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© 2018

The Life, Science and Times of Lev Vasilevich Shubnikov

Pioneer of Soviet Cryogenics

Book

Part of the Springer Biographies book series (SPRINGERBIOGS)

Table of contents

  1. Front Matter
    Pages i-xviii
  2. L. J. Reinders
    Pages 1-7
  3. L. J. Reinders
    Pages 33-53
  4. L. J. Reinders
    Pages 91-113
  5. L. J. Reinders
    Pages 115-138
  6. L. J. Reinders
    Pages 221-233
  7. L. J. Reinders
    Pages 235-246
  8. L. J. Reinders
    Pages 247-254
  9. Back Matter
    Pages 255-351

About this book

Introduction

This book describes the life, times and science of the Soviet physicist Lev Vasilevich Shubnikov (1901-1937).  From 1926 to 1930 Shubnikov worked in Leiden where he was the co-discoverer of the Shubnikov-De Haas effect. After his return to the Soviet Union he founded in Kharkov in Ukraine the first low-temperature laboratory in the Soviet Union, which in a very short time became the foremost physics institute in the country and among other things led to the discovery of type-II superconductivity. In August 1937 Shubnikov, together with many of his colleagues, was arrested and shot early in November 1937. This gripping story gives deep insights into the pioneering work of Soviet physicists before the Second World War, as well as providing much previously unpublished information about their brutal treatment at the hands of the Stalinist regime.

Keywords

Soviet physics Stalinist repression Lev Shubnikov biography Shubnikov-De Haas effect Type-II Superconductivity Life and times of Lev Landau Low temperature physics Repression of Soviet physicists History of Stalinist regime Institute of Crystallography UPTI Cryogenics Laboratory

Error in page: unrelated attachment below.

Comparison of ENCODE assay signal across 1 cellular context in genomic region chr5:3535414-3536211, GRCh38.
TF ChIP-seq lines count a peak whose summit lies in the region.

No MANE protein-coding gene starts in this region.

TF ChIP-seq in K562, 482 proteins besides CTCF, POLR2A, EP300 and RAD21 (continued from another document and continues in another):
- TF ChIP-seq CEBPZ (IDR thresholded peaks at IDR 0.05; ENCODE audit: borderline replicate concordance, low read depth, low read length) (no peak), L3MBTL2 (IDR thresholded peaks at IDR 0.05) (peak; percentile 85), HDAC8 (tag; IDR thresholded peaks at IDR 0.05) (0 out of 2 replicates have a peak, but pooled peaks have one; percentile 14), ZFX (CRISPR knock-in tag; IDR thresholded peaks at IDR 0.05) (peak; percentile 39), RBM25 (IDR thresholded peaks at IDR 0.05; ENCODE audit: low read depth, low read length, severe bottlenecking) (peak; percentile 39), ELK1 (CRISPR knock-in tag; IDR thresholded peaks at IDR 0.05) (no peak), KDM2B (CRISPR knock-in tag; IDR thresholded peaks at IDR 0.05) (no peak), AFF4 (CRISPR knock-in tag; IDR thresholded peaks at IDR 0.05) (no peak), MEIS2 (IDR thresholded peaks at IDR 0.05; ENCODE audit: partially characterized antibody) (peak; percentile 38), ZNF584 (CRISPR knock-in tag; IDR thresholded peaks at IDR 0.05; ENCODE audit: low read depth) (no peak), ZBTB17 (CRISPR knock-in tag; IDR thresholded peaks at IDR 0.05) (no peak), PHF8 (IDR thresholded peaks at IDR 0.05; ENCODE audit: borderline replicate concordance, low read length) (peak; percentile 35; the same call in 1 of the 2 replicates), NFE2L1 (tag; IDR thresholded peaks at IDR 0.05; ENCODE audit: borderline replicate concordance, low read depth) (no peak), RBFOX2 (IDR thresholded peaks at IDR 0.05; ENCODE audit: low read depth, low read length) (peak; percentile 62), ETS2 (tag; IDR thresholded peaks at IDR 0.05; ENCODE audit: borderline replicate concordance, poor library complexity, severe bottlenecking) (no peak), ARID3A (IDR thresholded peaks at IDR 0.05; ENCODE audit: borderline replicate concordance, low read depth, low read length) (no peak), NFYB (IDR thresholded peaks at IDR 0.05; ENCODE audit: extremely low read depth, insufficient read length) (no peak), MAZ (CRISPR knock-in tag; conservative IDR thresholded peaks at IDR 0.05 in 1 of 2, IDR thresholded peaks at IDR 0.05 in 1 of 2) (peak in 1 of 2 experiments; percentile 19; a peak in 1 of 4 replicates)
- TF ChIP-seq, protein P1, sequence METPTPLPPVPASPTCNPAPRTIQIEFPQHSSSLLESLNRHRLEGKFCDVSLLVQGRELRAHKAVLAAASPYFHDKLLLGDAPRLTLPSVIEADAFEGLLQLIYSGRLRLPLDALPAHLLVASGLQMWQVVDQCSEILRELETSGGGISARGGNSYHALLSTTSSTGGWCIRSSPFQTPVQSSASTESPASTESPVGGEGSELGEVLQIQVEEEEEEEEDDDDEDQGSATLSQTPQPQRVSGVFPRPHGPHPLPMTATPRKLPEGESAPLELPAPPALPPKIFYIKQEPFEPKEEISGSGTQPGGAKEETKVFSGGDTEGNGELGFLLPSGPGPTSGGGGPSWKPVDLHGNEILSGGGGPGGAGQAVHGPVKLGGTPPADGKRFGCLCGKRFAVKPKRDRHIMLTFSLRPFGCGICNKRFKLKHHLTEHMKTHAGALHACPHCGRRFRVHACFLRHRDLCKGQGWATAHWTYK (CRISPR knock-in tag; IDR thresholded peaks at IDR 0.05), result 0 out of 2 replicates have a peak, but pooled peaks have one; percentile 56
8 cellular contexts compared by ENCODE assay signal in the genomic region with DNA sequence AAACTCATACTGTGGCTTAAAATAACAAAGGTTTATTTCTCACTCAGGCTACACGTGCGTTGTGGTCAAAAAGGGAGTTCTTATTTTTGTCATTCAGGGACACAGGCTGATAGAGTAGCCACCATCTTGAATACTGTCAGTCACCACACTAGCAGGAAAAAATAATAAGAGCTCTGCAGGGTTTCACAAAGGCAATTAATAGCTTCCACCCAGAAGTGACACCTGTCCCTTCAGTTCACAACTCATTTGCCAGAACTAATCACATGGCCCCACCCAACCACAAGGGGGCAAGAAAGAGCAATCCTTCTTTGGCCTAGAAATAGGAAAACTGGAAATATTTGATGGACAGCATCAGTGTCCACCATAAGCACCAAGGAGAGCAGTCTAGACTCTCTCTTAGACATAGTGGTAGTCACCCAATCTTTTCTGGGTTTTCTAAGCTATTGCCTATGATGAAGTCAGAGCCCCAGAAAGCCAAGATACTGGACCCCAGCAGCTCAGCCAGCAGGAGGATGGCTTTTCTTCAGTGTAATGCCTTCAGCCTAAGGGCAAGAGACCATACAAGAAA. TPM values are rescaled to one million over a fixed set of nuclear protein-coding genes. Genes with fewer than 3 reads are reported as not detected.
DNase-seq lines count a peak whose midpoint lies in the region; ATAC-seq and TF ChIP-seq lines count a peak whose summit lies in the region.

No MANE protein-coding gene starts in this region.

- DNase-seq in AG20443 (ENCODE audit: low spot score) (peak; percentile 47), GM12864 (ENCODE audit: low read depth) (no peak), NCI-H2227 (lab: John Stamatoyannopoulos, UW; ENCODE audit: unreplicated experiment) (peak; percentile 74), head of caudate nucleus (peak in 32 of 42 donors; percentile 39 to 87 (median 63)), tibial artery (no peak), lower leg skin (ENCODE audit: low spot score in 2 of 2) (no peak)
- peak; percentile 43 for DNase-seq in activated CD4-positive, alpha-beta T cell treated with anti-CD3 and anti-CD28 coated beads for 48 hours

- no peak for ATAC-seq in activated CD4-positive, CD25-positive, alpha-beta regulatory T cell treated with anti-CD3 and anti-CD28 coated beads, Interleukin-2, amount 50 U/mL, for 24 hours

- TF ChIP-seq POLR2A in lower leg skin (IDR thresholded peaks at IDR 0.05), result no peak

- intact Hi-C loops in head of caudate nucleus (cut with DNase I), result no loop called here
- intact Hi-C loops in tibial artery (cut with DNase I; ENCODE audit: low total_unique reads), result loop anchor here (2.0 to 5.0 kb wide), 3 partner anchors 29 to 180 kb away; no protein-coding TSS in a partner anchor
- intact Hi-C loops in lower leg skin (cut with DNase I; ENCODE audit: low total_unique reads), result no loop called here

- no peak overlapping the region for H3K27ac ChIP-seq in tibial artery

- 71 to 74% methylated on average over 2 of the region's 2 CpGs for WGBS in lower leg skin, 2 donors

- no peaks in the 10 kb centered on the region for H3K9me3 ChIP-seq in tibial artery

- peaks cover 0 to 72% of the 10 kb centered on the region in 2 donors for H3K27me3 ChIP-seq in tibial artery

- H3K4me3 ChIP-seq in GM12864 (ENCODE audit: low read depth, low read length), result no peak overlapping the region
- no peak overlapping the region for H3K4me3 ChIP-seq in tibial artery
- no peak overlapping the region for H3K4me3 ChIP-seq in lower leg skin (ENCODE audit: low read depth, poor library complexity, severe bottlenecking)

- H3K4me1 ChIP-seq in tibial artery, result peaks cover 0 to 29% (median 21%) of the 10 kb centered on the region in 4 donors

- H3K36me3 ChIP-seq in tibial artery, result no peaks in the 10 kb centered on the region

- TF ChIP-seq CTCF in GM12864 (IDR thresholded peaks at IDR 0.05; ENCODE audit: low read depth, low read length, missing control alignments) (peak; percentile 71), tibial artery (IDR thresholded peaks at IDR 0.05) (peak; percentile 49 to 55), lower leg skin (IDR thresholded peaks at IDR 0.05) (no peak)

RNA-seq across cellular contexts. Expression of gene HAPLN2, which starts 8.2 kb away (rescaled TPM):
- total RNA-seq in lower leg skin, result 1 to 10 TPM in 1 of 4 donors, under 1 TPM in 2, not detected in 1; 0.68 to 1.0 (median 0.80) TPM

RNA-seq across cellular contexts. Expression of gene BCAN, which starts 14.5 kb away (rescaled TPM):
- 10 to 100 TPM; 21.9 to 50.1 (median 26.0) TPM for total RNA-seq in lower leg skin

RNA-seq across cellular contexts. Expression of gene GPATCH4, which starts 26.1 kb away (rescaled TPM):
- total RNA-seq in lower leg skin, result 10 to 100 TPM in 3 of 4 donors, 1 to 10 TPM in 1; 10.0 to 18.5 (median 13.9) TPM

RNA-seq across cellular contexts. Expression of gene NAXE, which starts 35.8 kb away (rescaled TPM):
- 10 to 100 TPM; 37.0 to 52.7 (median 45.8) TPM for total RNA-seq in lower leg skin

Authors and affiliations

  1. 1.Leiden UniversityLeidenThe Netherlands

About the authors

L. J. Reinders has had an active career in high-energy physics, earning a PhD from Utrecht University in 1976 and working as a post-doc at various research centres in Europe and Japan until 1988, when he switched to law and legal translation. In this book he combines his earlier expertise as a physicist with his long-standing interest in Russian culture and science.

Bibliographic information

Reviews

“Based on thorough document research and a collection of memories from people who knew Shubnikov, this book will appeal not only to those curious about this physicist, but also to readers interested in the history of Soviet science, especially the development of Soviet physics in the 1930s and the impact that Stalin's regime had on it.” (Virginia Greco, CERN Courier, March, 2019)